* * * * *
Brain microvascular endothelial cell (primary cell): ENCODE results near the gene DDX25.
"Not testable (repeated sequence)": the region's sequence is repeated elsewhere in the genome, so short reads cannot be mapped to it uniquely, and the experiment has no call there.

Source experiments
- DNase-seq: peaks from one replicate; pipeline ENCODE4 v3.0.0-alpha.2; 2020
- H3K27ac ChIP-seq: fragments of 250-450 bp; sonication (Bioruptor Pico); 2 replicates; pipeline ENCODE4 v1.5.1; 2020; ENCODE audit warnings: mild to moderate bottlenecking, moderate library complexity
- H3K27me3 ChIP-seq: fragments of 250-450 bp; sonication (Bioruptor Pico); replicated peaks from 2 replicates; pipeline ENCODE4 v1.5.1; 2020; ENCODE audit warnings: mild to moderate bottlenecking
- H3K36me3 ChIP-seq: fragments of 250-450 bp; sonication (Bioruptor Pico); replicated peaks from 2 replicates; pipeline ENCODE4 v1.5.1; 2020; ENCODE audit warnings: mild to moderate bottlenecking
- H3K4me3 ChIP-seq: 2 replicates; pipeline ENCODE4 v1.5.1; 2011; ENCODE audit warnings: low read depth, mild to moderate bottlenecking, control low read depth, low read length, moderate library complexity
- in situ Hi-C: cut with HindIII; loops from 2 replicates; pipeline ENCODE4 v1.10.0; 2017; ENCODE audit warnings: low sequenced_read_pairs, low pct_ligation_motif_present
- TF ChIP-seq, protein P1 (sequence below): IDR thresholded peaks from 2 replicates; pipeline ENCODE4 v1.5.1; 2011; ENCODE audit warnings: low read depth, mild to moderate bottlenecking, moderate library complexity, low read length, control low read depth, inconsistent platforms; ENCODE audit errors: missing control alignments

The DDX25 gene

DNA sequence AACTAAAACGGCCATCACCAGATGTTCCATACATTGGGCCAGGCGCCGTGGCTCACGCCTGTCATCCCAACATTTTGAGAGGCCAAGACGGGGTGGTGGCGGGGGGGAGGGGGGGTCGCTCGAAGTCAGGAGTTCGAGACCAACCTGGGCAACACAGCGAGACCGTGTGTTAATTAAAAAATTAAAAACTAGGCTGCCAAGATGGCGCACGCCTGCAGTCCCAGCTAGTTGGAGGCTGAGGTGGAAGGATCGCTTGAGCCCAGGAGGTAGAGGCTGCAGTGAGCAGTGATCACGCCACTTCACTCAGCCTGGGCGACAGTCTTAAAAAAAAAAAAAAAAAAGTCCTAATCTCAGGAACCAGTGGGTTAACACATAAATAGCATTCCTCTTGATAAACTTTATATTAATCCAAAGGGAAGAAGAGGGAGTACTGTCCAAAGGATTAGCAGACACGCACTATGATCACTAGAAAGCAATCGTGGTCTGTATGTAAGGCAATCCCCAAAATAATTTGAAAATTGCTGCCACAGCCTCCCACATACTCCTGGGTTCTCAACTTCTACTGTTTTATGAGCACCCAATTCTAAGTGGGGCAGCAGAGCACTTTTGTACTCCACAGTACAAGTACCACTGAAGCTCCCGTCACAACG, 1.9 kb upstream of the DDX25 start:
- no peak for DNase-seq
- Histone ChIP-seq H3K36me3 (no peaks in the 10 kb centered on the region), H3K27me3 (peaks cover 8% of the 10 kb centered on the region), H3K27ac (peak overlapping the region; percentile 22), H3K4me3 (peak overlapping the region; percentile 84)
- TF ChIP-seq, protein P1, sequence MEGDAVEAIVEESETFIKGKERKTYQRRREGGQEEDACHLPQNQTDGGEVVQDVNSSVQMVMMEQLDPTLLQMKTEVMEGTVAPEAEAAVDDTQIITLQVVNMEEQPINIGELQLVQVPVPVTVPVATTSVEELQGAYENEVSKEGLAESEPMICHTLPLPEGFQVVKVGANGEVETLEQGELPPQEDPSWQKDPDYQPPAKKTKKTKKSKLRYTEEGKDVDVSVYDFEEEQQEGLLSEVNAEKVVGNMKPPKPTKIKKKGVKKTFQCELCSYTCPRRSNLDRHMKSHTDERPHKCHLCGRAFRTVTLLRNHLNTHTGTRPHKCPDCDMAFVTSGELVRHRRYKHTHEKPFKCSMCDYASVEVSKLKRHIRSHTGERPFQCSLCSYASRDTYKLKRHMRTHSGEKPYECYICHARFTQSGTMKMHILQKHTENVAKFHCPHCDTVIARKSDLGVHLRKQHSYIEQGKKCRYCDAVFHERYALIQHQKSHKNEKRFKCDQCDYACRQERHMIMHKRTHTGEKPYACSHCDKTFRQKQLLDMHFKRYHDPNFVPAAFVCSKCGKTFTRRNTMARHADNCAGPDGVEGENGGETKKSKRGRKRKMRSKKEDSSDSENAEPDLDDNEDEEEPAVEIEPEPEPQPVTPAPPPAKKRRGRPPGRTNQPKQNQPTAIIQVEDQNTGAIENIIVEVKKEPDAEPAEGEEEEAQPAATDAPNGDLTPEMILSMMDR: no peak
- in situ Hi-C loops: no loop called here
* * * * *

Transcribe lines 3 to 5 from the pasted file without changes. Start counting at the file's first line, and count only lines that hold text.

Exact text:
Source experiments
- DNase-seq: peaks from one replicate; pipeline ENCODE4 v3.0.0-alpha.2; 2020
- H3K27ac ChIP-seq: fragments of 250-450 bp; sonication (Bioruptor Pico); 2 replicates; pipeline ENCODE4 v1.5.1; 2020; ENCODE audit warnings: mild to moderate bottlenecking, moderate library complexity